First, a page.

Tyson Griffin was about to breathe a sigh of relief, but he held it, knowing how the fight game is. He had just finished a three round bout with Nik Lentz at UFC 123 last November, and it appeared that his two fight losing streak was about to become a thing of the past.
But the judges disagreed, awarding Lentz a split decision victory in one of the more controversial verdicts of 2010. Griffin, well aware of the perils of leaving his fate in the hands of outside arbiters, was still stunned.
“That night it was heartbreaking,” he said. “You leave it all out there, you fight hard, you think you win, and then the rug gets pulled out from underneath you and you land on your butt and wonder ‘what happened, what did I do wrong?’ You try and look at everything but you really can’t blame yourself and you can’t even really blame the judges I guess. So you just gotta move on, pick everything up and move forward.”
It’s a classy move, taking the high road after an experience like that, and it’s a wise one as well, because sitting on a decision like that can only drive you crazy after a while. But losses like the one to Lentz will always hurt more, and it’s not just because you know that it was only a razor-thin margin that kept you from getting your hand raised, but because it now affects more than your win-loss record.
“It definitely hurts you,” said Griffin. “It affects your sponsorships, it affects your place in your next fight - whether you’re main card or not - and it affects your money that night. So it definitely affects you financially and business wise, both that night and in the future.”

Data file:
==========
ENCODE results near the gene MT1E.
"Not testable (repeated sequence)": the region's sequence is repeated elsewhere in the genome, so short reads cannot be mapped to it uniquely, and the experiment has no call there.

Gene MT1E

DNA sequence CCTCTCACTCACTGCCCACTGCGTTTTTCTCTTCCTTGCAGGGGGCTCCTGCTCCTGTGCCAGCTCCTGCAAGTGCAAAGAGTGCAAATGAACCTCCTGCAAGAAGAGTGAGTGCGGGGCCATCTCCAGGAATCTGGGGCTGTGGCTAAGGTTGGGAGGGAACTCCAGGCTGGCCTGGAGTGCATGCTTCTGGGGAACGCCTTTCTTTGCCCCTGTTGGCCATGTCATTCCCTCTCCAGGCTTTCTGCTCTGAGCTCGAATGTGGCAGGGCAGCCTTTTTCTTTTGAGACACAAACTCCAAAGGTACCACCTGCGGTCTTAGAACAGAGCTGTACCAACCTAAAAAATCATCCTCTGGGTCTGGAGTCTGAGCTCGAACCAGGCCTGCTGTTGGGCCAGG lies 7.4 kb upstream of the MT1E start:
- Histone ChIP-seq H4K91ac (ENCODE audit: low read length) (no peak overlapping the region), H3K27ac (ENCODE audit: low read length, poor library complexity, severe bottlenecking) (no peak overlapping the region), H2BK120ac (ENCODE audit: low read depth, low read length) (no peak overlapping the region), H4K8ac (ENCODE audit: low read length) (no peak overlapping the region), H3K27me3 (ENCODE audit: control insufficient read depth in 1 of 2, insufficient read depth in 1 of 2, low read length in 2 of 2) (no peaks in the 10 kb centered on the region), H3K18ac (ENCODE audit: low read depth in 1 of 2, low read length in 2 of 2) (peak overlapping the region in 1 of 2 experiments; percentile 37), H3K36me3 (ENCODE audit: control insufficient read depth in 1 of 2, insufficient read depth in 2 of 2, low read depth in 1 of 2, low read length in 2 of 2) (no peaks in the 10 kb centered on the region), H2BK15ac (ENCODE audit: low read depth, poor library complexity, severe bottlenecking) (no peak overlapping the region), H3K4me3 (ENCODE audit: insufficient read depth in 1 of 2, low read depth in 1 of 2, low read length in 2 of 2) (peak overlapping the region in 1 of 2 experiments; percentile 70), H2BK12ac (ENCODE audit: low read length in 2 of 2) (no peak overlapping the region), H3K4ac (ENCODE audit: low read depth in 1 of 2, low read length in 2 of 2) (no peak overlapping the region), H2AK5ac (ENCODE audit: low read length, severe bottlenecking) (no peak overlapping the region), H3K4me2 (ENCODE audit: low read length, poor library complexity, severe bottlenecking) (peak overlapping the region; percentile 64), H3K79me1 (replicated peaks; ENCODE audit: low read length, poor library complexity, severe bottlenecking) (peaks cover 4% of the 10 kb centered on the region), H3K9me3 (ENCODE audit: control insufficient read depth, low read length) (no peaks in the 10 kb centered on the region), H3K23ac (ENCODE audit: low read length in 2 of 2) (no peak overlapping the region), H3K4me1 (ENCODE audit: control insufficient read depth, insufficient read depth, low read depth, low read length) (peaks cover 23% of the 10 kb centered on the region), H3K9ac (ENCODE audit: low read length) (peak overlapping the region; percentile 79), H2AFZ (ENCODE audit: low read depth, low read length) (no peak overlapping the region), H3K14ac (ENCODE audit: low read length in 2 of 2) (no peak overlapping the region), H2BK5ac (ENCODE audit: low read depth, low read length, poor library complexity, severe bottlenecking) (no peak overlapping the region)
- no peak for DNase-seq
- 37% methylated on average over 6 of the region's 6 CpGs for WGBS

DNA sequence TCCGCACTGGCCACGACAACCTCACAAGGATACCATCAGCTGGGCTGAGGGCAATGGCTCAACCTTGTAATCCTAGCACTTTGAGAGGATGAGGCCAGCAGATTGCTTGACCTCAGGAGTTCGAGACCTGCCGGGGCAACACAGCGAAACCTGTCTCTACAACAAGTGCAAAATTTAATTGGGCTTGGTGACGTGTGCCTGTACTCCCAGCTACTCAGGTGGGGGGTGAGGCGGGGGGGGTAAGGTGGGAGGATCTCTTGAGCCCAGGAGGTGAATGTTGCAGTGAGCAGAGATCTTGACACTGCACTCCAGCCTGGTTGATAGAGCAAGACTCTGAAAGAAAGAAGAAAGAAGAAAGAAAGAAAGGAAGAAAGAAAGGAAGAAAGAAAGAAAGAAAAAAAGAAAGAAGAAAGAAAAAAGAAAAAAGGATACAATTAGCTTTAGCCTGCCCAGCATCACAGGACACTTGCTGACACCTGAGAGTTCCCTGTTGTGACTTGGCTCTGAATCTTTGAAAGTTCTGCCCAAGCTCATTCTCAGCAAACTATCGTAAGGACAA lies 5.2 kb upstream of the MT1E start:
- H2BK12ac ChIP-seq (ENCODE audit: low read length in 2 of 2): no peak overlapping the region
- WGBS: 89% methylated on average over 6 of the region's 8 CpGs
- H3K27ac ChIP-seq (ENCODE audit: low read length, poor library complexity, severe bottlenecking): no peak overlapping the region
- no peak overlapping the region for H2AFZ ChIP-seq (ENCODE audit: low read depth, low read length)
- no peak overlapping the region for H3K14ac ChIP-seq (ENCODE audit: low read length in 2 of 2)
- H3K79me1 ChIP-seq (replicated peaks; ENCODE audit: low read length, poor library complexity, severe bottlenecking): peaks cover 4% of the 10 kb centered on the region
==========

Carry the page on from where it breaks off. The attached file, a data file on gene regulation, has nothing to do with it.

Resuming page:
“I rewatched the fight maybe once,” he continues, “and I definitely think I won. I could see how you could give Lentz a round, but I definitely felt the first and third were my rounds.”
Yet like he said, it was time to move on and put a forgettable 2010 to the side forever. It was a year in which Griffin went from being a prime time player in the title picture at 155 pounds to getting hit with a three fight losing streak that put his future in jeopardy. But he doesn’t look at 2010 as 0-3 and nothing else. He sees it as the year in which he graduated from the school of fistic hard knocks.
“Personally and fight wise, it was a maturing year,” he said. “I had a lot of time to think in that time and this year too with my knee surgery and all that, but over the last couple of years I’ve been learning about myself and I’ve grown as a person and realized what I want out of this sport. It’s almost like I was in fight college for a few years and now I’ve got my degree and I know what I want to do and I know what direction I want to take my career in.”
And his aim is clear – to win a world title. Only now, his sights are set not on former opponent Frankie Edgar, but featherweight boss Jose Aldo, as he makes his move 10 pounds south, beginning with a Sunday bout in Pittsburgh against Manny Gamburyan.
“My goal right now is to climb to the top of the featherweight division and get that belt,” said Griffin. “I’m more hungry now as a fighter, and more focused on fighting now than I’ve ever been. I’ve always enjoyed fighting and it was fun and it paid the bills, but now it’s more about personal goals and reaching my peak as an athlete and being the best fighter I can be.”
It’s not the first time Griffin has been here, as he began his career at featherweight, most notably beating future WEC champion Urijah Faber in 2005. But a lot has gone on since then, both good and bad, leaving questions as to why Griffin would make the move now, after three losses. But as he explains, it was a move that was planned before the Lentz fight.